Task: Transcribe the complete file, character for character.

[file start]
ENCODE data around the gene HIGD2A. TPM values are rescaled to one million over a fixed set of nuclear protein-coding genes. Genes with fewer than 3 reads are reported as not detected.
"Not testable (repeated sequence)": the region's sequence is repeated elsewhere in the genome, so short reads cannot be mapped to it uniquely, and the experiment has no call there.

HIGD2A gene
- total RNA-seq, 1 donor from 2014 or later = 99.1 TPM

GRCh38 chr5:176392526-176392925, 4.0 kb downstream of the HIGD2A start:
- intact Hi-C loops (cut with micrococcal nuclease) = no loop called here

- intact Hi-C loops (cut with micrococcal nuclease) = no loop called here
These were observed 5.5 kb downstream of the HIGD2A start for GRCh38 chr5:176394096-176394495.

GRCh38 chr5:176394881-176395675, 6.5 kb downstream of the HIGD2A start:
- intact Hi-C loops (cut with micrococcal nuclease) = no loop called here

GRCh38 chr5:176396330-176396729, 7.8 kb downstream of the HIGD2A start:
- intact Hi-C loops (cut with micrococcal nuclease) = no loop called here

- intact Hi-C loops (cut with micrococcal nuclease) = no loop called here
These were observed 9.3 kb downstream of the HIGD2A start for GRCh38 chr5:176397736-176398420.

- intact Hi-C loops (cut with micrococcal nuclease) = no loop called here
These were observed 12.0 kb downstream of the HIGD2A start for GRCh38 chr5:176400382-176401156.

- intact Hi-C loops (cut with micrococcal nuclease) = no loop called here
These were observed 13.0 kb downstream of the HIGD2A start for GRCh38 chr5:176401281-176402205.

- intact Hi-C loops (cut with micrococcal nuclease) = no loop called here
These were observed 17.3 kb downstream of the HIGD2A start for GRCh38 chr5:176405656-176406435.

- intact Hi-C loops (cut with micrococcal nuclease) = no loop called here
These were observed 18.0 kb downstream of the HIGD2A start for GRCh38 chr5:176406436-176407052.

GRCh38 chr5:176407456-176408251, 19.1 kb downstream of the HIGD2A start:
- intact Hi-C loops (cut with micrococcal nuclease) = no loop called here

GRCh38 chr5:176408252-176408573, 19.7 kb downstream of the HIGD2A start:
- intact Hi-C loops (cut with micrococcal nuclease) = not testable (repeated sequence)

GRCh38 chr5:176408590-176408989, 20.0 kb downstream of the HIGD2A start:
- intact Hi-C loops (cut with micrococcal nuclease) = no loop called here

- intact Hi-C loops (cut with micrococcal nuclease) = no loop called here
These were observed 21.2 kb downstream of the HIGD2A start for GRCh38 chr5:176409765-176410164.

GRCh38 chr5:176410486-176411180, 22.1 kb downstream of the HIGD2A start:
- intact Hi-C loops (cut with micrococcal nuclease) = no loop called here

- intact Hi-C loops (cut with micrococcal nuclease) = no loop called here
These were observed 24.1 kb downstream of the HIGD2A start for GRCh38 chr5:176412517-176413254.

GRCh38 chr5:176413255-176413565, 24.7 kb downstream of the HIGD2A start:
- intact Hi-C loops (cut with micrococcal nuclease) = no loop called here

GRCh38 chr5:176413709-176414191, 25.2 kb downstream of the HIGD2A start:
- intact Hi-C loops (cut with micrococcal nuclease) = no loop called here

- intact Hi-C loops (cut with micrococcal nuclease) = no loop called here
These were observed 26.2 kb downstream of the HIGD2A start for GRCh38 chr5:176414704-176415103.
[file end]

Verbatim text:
ENCODE data around the gene HIGD2A. TPM values are rescaled to one million over a fixed set of nuclear protein-coding genes. Genes with fewer than 3 reads are reported as not detected.
"Not testable (repeated sequence)": the region's sequence is repeated elsewhere in the genome, so short reads cannot be mapped to it uniquely, and the experiment has no call there.

HIGD2A gene
- total RNA-seq, 1 donor from 2014 or later = 99.1 TPM

GRCh38 chr5:176392526-176392925, 4.0 kb downstream of the HIGD2A start:
- intact Hi-C loops (cut with micrococcal nuclease) = no loop called here

- intact Hi-C loops (cut with micrococcal nuclease) = no loop called here
These were observed 5.5 kb downstream of the HIGD2A start for GRCh38 chr5:176394096-176394495.

GRCh38 chr5:176394881-176395675, 6.5 kb downstream of the HIGD2A start:
- intact Hi-C loops (cut with micrococcal nuclease) = no loop called here

GRCh38 chr5:176396330-176396729, 7.8 kb downstream of the HIGD2A start:
- intact Hi-C loops (cut with micrococcal nuclease) = no loop called here

- intact Hi-C loops (cut with micrococcal nuclease) = no loop called here
These were observed 9.3 kb downstream of the HIGD2A start for GRCh38 chr5:176397736-176398420.

- intact Hi-C loops (cut with micrococcal nuclease) = no loop called here
These were observed 12.0 kb downstream of the HIGD2A start for GRCh38 chr5:176400382-176401156.

- intact Hi-C loops (cut with micrococcal nuclease) = no loop called here
These were observed 13.0 kb downstream of the HIGD2A start for GRCh38 chr5:176401281-176402205.

- intact Hi-C loops (cut with micrococcal nuclease) = no loop called here
These were observed 17.3 kb downstream of the HIGD2A start for GRCh38 chr5:176405656-176406435.

- intact Hi-C loops (cut with micrococcal nuclease) = no loop called here
These were observed 18.0 kb downstream of the HIGD2A start for GRCh38 chr5:176406436-176407052.

GRCh38 chr5:176407456-176408251, 19.1 kb downstream of the HIGD2A start:
- intact Hi-C loops (cut with micrococcal nuclease) = no loop called here

GRCh38 chr5:176408252-176408573, 19.7 kb downstream of the HIGD2A start:
- intact Hi-C loops (cut with micrococcal nuclease) = not testable (repeated sequence)

GRCh38 chr5:176408590-176408989, 20.0 kb downstream of the HIGD2A start:
- intact Hi-C loops (cut with micrococcal nuclease) = no loop called here

- intact Hi-C loops (cut with micrococcal nuclease) = no loop called here
These were observed 21.2 kb downstream of the HIGD2A start for GRCh38 chr5:176409765-176410164.

GRCh38 chr5:176410486-176411180, 22.1 kb downstream of the HIGD2A start:
- intact Hi-C loops (cut with micrococcal nuclease) = no loop called here

- intact Hi-C loops (cut with micrococcal nuclease) = no loop called here
These were observed 24.1 kb downstream of the HIGD2A start for GRCh38 chr5:176412517-176413254.

GRCh38 chr5:176413255-176413565, 24.7 kb downstream of the HIGD2A start:
- intact Hi-C loops (cut with micrococcal nuclease) = no loop called here

GRCh38 chr5:176413709-176414191, 25.2 kb downstream of the HIGD2A start:
- intact Hi-C loops (cut with micrococcal nuclease) = no loop called here

- intact Hi-C loops (cut with micrococcal nuclease) = no loop called here
These were observed 26.2 kb downstream of the HIGD2A start for GRCh38 chr5:176414704-176415103.